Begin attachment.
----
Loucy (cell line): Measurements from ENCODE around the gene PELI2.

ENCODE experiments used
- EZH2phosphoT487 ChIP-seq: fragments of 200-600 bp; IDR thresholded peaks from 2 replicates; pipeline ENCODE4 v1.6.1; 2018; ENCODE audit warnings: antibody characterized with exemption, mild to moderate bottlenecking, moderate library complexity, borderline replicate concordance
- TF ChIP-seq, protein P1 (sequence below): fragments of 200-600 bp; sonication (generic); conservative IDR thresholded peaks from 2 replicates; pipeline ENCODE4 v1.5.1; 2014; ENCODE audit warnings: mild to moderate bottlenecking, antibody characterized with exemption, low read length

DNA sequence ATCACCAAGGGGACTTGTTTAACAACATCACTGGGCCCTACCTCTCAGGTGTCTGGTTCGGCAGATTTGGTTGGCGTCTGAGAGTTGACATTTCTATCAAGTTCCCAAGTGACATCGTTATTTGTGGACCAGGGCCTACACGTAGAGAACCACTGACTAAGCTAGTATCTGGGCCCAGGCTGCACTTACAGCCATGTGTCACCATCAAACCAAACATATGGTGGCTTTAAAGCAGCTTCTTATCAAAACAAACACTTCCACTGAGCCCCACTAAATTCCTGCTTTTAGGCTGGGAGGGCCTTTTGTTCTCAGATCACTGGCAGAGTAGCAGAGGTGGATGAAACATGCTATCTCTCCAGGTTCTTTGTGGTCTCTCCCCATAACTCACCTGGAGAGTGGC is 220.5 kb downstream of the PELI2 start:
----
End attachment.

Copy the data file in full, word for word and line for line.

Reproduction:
Loucy (cell line): Measurements from ENCODE around the gene PELI2.

ENCODE experiments used
- EZH2phosphoT487 ChIP-seq: fragments of 200-600 bp; IDR thresholded peaks from 2 replicates; pipeline ENCODE4 v1.6.1; 2018; ENCODE audit warnings: antibody characterized with exemption, mild to moderate bottlenecking, moderate library complexity, borderline replicate concordance
- TF ChIP-seq, protein P1 (sequence below): fragments of 200-600 bp; sonication (generic); conservative IDR thresholded peaks from 2 replicates; pipeline ENCODE4 v1.5.1; 2014; ENCODE audit warnings: mild to moderate bottlenecking, antibody characterized with exemption, low read length

DNA sequence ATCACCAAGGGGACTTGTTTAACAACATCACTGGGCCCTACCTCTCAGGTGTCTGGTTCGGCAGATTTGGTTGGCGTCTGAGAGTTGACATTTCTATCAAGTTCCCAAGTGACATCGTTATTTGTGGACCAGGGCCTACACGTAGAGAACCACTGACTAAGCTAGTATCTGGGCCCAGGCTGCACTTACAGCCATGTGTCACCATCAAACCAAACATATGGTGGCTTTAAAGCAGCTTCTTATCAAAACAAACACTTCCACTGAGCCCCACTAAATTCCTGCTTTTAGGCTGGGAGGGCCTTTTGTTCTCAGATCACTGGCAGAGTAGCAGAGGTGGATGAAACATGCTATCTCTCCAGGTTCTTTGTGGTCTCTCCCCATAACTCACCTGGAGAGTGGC is 220.5 kb downstream of the PELI2 start: